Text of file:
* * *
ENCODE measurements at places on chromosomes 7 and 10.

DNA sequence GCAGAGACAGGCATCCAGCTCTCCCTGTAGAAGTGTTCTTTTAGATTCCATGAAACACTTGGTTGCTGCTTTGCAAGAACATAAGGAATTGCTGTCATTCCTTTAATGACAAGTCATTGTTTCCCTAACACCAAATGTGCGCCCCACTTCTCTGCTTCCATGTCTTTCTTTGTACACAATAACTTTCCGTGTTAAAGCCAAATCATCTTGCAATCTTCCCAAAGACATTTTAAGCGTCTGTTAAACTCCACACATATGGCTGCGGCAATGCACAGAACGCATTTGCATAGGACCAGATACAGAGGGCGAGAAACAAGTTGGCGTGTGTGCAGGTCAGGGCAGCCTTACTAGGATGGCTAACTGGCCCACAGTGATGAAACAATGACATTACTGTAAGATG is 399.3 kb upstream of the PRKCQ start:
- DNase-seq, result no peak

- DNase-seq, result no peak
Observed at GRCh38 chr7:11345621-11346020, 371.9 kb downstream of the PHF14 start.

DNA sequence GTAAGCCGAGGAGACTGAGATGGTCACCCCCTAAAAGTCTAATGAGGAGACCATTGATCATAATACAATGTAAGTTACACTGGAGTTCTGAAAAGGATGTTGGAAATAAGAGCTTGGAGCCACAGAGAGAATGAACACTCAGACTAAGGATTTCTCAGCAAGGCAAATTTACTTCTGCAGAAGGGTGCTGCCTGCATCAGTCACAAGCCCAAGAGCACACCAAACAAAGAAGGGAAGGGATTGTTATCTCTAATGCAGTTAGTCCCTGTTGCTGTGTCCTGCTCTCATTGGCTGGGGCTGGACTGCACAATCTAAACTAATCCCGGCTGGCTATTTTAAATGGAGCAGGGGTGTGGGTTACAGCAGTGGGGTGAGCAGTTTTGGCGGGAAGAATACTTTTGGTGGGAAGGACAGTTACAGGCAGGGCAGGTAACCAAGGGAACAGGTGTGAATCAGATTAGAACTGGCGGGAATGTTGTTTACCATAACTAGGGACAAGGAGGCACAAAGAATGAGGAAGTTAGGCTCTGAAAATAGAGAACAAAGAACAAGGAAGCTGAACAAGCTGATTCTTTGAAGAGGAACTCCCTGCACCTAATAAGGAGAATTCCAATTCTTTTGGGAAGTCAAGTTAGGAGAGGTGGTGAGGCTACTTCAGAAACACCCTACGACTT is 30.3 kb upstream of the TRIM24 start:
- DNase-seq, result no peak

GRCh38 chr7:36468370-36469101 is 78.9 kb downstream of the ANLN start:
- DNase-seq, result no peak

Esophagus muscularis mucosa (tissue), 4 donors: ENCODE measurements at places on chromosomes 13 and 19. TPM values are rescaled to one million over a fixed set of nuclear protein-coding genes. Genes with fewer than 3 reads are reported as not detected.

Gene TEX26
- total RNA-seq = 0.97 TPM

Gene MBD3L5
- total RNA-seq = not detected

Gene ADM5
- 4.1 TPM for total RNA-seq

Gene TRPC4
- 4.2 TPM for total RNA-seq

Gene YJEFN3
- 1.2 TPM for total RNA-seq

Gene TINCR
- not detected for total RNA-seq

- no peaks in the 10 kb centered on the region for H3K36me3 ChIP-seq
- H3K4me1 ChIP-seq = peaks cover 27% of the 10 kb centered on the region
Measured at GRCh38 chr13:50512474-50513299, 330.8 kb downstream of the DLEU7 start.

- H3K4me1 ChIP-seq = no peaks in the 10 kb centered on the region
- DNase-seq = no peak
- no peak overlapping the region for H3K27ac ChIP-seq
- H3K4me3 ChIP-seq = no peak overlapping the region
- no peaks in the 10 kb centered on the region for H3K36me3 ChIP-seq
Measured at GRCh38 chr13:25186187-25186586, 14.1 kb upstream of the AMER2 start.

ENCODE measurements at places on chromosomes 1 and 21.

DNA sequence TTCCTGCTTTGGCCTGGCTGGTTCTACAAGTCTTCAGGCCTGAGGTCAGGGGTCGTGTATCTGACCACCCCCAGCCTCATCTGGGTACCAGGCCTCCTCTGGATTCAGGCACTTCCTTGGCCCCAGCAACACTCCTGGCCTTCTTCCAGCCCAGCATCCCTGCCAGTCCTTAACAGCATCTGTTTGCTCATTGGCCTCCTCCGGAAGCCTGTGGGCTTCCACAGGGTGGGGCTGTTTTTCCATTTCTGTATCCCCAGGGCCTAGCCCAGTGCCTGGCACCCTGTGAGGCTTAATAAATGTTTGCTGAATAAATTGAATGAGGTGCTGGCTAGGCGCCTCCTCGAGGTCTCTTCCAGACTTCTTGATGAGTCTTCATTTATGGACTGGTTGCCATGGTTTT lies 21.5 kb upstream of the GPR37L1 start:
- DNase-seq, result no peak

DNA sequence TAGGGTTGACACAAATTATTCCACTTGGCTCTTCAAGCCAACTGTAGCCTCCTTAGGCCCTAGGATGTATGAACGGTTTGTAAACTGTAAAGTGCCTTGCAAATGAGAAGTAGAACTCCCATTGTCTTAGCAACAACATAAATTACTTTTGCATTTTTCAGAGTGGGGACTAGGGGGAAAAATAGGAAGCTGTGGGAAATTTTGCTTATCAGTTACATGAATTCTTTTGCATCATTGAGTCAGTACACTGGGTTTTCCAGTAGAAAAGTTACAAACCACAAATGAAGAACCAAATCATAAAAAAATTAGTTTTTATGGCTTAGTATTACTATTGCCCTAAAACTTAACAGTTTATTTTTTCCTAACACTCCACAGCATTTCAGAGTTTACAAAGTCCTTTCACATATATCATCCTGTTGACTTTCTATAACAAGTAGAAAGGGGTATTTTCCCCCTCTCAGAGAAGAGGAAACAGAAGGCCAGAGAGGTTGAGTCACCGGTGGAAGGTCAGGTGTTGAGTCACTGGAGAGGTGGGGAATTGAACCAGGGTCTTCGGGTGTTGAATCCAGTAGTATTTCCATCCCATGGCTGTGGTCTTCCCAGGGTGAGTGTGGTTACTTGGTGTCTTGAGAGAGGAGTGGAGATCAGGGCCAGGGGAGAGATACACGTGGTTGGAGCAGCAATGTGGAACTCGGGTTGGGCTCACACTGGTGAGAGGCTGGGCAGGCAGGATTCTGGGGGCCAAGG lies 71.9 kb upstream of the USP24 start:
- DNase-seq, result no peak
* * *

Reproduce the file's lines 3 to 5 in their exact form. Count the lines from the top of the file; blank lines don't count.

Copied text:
- DNase-seq, result no peak

- DNase-seq, result no peak
Observed at GRCh38 chr7:11345621-11346020, 371.9 kb downstream of the PHF14 start.